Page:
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Mali, Senegal cover Flying Eagles shame at World Cup

They went to the  World Cup as the  African champions. But when it mattered, they disappointed. That was the story of the Flying Eagles at the recently concluded FIFA U-20 World Cup in New Zealand.

Tipped by pundits as one of the favourites for the title, the Flying Eagles, comprising the bulk of the world-conquering Golden Eaglets squad of 2013, were a total disappointment in New Zealand, where they crashed out in the second round. Their 1-0 loss to Germany did not tell the complete story of a team which went as the champions of the African contingent but failed to deliver the goodies when it mattered most.

With their unceremonious exit from the 24-nation tournament confirmed, it was left to west African neighbours Mali and Senegal to cover the shame of the Flying Eagles by producing some electrifying football to reach the semifinals, where they lost to eventual finalists, Brazil and Serbia. But for Mali and Senegal, Africa would have had a World Cup to quickly forget as their supposed top team, the Flying Eagles, coached by Manu Garba played what could be likened to negative football, where strikers and midfielders found contentment in passing the ball to their defenders.

For those who followed the exploits of the Golden Eaglets at the FIFA U-17 World Cup in U.A.E in 2013, what played out in the last one month in New Zealand was simply unbelievable and showed the depth of those coaching our national teams.

Mali u-20
Mali u-20

But their second round exit from the tournament was not enough to take the shine off the tournament that lived up to its billing of throwing up exciting stars like adidas Golden Ball winner, Adama Traore of Mali.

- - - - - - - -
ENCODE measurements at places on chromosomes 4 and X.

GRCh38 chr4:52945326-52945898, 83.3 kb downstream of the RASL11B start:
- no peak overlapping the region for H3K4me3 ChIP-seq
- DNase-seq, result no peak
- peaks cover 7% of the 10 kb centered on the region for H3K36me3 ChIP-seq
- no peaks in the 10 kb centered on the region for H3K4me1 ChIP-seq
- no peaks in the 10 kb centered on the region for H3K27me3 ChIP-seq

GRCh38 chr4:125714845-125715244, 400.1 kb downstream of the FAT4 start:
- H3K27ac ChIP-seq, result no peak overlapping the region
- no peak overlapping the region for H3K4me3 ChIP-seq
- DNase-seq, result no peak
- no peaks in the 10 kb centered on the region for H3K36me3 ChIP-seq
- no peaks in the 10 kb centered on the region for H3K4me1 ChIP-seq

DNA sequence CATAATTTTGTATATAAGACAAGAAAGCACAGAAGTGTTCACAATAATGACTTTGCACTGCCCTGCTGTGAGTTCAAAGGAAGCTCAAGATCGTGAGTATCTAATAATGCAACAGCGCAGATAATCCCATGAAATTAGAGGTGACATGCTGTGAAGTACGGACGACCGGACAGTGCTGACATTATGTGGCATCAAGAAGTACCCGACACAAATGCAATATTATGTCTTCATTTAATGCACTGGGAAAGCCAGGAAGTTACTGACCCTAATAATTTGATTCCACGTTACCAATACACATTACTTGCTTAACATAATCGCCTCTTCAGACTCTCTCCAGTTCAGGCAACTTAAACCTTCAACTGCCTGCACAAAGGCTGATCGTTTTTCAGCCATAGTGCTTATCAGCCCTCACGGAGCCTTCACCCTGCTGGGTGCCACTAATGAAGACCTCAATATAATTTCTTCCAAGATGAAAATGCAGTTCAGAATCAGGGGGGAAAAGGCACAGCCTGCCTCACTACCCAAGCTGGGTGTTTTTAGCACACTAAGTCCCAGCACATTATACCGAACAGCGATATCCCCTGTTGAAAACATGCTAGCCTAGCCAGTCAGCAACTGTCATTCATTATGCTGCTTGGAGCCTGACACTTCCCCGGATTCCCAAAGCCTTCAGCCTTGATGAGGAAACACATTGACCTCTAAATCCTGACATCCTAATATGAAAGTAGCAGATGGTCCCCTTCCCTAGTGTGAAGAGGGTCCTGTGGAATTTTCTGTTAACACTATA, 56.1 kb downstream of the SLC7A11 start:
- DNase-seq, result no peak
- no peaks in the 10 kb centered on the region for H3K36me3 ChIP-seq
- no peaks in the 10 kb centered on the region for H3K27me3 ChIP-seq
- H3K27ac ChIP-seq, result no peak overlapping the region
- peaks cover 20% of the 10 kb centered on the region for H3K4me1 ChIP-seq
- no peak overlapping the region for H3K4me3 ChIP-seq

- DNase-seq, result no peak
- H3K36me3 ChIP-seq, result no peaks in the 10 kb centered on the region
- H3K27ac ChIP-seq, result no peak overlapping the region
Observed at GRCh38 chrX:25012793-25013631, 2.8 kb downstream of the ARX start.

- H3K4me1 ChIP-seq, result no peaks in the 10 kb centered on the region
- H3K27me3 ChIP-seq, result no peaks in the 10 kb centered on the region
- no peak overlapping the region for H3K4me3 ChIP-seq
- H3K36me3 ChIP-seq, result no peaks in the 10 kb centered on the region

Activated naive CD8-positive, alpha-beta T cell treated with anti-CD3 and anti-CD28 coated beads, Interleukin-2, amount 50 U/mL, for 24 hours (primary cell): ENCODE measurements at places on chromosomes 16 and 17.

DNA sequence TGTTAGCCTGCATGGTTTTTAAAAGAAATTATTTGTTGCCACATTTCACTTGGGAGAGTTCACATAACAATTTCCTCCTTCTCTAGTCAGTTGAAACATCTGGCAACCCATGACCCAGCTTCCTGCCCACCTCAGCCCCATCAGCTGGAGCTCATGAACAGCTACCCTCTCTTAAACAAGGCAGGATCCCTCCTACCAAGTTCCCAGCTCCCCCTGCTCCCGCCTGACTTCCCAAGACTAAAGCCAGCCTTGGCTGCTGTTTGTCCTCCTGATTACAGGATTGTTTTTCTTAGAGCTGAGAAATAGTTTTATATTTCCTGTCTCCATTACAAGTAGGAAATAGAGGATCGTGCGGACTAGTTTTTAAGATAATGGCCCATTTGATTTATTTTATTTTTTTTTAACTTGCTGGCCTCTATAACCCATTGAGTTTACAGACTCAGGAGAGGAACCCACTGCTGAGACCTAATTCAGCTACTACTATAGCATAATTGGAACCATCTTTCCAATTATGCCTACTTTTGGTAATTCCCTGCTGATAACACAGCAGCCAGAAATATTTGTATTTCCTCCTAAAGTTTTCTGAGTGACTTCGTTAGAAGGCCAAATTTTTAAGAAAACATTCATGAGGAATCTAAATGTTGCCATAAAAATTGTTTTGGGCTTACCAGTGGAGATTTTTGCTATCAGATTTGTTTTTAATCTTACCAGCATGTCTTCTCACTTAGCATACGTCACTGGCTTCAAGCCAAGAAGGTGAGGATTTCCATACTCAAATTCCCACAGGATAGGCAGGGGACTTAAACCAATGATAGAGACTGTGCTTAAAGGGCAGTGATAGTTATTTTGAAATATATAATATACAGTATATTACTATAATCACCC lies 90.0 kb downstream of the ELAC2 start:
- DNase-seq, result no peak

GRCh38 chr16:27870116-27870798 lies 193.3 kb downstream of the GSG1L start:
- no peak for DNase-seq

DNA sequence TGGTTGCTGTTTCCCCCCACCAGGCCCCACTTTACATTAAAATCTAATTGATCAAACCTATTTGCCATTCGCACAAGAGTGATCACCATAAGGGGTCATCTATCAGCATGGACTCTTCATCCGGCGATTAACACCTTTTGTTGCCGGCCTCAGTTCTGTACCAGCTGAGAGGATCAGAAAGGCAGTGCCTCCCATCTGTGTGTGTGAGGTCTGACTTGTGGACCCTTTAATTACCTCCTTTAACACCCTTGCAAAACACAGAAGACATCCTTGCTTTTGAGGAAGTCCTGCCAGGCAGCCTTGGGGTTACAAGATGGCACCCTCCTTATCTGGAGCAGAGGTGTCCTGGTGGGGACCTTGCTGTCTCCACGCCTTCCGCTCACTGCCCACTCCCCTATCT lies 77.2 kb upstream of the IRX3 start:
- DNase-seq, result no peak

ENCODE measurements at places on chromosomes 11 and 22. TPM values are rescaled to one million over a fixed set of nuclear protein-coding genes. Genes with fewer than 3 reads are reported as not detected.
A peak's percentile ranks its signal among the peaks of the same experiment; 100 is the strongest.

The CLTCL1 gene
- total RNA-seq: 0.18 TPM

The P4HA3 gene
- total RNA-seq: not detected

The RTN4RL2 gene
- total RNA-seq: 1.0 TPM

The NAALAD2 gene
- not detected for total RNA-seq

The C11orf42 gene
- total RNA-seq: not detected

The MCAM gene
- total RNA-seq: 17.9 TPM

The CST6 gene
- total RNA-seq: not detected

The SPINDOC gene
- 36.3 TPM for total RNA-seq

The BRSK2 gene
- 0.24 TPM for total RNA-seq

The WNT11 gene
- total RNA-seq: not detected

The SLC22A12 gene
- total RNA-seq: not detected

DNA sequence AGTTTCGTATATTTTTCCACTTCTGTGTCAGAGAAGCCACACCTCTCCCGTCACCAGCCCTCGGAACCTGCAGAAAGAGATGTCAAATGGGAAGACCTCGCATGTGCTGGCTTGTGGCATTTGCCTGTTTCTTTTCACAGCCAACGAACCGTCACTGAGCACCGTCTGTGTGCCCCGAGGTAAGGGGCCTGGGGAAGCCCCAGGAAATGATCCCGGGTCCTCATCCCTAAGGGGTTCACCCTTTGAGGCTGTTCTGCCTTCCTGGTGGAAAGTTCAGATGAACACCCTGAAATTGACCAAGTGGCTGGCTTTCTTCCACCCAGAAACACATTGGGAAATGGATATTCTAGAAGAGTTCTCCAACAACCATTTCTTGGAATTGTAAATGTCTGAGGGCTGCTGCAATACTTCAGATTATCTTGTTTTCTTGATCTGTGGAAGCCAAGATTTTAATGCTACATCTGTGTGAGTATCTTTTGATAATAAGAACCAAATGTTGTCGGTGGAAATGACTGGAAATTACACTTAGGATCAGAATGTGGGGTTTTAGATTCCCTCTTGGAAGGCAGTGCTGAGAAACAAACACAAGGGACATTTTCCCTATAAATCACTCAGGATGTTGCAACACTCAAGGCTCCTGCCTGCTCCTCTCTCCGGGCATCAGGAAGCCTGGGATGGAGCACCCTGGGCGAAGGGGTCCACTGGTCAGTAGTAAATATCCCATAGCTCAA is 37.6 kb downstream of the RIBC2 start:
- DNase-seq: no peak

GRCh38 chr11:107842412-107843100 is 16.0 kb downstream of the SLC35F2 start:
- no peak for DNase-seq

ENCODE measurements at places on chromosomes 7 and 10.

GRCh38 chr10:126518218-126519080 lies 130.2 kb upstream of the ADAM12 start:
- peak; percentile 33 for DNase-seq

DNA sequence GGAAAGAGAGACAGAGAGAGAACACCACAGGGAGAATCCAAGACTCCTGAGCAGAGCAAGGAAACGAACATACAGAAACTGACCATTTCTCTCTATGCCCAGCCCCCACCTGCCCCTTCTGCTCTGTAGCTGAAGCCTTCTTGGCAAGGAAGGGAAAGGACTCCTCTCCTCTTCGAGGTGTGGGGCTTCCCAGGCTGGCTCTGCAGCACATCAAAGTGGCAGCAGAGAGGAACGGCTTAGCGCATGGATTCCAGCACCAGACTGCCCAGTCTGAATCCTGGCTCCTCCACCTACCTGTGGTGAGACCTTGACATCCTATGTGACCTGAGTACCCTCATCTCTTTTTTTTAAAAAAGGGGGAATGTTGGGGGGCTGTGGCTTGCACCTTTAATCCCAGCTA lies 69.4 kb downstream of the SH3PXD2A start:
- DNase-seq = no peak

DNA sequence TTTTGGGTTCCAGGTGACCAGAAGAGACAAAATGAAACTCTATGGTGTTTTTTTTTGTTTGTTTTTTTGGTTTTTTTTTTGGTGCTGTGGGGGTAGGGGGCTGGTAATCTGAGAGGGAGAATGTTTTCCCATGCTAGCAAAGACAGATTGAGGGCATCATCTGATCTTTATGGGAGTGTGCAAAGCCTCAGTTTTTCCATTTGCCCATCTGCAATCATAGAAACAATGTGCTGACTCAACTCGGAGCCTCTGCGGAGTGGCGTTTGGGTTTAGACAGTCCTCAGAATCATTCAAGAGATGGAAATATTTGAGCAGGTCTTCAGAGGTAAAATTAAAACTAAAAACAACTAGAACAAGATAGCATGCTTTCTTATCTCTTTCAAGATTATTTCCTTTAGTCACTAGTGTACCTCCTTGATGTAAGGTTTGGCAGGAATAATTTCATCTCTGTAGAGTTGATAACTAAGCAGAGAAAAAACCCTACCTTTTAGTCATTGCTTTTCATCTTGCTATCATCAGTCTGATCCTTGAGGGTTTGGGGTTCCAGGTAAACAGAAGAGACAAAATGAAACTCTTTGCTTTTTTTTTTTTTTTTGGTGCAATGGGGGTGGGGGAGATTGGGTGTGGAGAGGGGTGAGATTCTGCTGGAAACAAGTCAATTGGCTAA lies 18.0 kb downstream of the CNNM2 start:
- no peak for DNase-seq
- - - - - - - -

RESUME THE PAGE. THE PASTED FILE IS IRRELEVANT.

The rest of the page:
‘This is the one’, New Zealand 2015’s official slogan had proclaimed. And, for Serbia, it really was.

A FIFA U-20 World Cup memorable for all sorts of reasons will, for its unlikely champions, forever be remembered as a historic and heroic breakthrough success. Celebrating it as such will be fully justified, too, because this global title – the country’s first since independence – was as hard-earned as any in the competition’s history.

Serbia’s triumph was indebted to the spirit and steel of a group of players whose oft-stressed motto – “one team with one heart” – was tested time and again. No-one should forget, for example, that their dramatic 2-1 final victory over Brazil, secured by Nemanja Maksimovic’s 118th-minute winner, was the fourth in which they had been taken to extra time. None of eventual winners’ knockout matches were settled within 90 minutes, in fact, with the tone having been set in the last 16, when they were seconds away from going out to Hungary.

Grabbing a last-gasp equaliser in that one, then winning it with ten men, had led coach Veljko Paunovic to boast of having “21 lions”. Similar subsequent triumphs over USA and Mali merely reinforced that proud conviction, with the resilience shown in their final, fairy tale win taken by the 37-year-old as the ultimate proof. As Paunovic declared after beating Brazil: “The team that wanted most to win this trophy has won it.”

Brazil thrill, Africans amaze